I wish someone would have talked with me about it. I would have known that extreme coercion was also rape. I didn't even learn that until my son told me about it from watching the video. The whole, "if you love me you will do it" or "i will break up with you if you don't do it." or the guy who just won't leave a girl alone, so she gives in to make him go away... yeah. None of that is real consent.

I think teaching our kids about sexual assault is a first line approach at beginning to change the culture at its source.


It really boggles my mind that Brock's dad would want to save him from such a valuable lesson. It wasn't as though his dad felt Brock was innocent. He admitted that he was guilty. He just didn't want him to feel the consequences of his horrid actions. I can't wrap my mind around that.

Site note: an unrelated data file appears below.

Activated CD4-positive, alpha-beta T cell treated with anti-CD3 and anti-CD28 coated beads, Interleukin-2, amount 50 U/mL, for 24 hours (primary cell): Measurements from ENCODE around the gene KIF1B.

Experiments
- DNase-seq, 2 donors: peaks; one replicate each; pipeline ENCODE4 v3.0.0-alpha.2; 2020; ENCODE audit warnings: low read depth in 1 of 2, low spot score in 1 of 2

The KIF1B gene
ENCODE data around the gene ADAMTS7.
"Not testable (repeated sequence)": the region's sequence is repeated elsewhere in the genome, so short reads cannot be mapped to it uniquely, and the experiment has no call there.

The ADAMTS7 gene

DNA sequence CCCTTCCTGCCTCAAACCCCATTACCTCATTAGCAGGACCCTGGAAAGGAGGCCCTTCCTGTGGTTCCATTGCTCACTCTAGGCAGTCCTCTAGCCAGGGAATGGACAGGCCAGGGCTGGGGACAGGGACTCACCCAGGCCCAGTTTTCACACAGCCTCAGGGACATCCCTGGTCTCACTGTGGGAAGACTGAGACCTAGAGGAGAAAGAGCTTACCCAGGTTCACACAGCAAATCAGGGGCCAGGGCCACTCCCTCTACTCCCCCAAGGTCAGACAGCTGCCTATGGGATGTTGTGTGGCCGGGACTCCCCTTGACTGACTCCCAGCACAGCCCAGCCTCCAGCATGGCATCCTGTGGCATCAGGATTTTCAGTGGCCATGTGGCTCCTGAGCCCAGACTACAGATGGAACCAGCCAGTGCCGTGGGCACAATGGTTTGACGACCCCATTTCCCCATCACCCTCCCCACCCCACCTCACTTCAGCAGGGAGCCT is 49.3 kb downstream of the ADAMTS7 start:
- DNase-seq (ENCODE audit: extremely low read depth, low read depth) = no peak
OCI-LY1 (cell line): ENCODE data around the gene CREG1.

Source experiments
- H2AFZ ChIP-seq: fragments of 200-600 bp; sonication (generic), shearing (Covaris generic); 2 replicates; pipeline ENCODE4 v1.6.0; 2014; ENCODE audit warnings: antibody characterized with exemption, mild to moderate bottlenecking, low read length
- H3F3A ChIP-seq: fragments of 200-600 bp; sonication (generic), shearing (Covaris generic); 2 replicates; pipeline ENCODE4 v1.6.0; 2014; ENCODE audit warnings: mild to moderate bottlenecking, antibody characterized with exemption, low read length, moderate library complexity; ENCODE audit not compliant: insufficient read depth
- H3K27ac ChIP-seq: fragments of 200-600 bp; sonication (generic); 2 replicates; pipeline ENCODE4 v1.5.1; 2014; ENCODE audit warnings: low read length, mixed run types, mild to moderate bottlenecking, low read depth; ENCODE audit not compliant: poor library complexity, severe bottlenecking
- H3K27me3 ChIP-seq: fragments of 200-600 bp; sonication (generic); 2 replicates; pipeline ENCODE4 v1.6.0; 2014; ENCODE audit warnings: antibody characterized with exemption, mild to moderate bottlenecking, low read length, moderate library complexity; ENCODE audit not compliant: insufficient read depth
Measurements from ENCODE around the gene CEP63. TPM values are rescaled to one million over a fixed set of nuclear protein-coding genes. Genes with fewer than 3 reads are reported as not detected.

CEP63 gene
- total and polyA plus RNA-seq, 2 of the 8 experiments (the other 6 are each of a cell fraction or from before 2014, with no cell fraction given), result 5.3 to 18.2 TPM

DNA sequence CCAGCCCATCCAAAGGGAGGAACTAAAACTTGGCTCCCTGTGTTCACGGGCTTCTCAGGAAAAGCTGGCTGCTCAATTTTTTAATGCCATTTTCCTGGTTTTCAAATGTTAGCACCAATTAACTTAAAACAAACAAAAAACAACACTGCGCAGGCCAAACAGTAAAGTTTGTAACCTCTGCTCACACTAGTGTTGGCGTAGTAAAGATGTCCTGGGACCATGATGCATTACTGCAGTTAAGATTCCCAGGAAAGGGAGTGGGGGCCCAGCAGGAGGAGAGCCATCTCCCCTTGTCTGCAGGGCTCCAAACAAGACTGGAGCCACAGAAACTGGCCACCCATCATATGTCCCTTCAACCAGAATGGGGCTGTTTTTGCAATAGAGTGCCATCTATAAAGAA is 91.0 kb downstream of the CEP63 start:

I am so sorry for what you went through. I agree so much with what you wrote. My son goes to a state university and they make all freshman (and they do separate presentations for men and women) attend seminars on sexual assault, what consent means, etc.

I have had many talks with my sons AND daughters and this topic. My oldest 2 kids are 19 and 17 and we have had so many conversations I can't even count. I think educating both our sons and daughters is equally important.

As a mother to both sons and daughters I am so sickened by this and I am happy to see the response of disgust towards the perpetrator and support of the survivor.

I read somewhere that Brock's father said that his son should not be punished harshly for what he called "20 minutes of action". That is a vomit-worthy, cringe inducing statement.
Yes, Biden addresses the "20 minutes of action" comment very well by saying;
"You will never be defined by what the defendant’s father callously termed “20 minutes of action.”
His son will be."


Such powerful stuff! I really like that man!
 

VRBeauty

Super_Ideal_Rock
Premium
Joined
Apr 2, 2006
Messages
10,228
Bonfire|1465572528|4042671 said: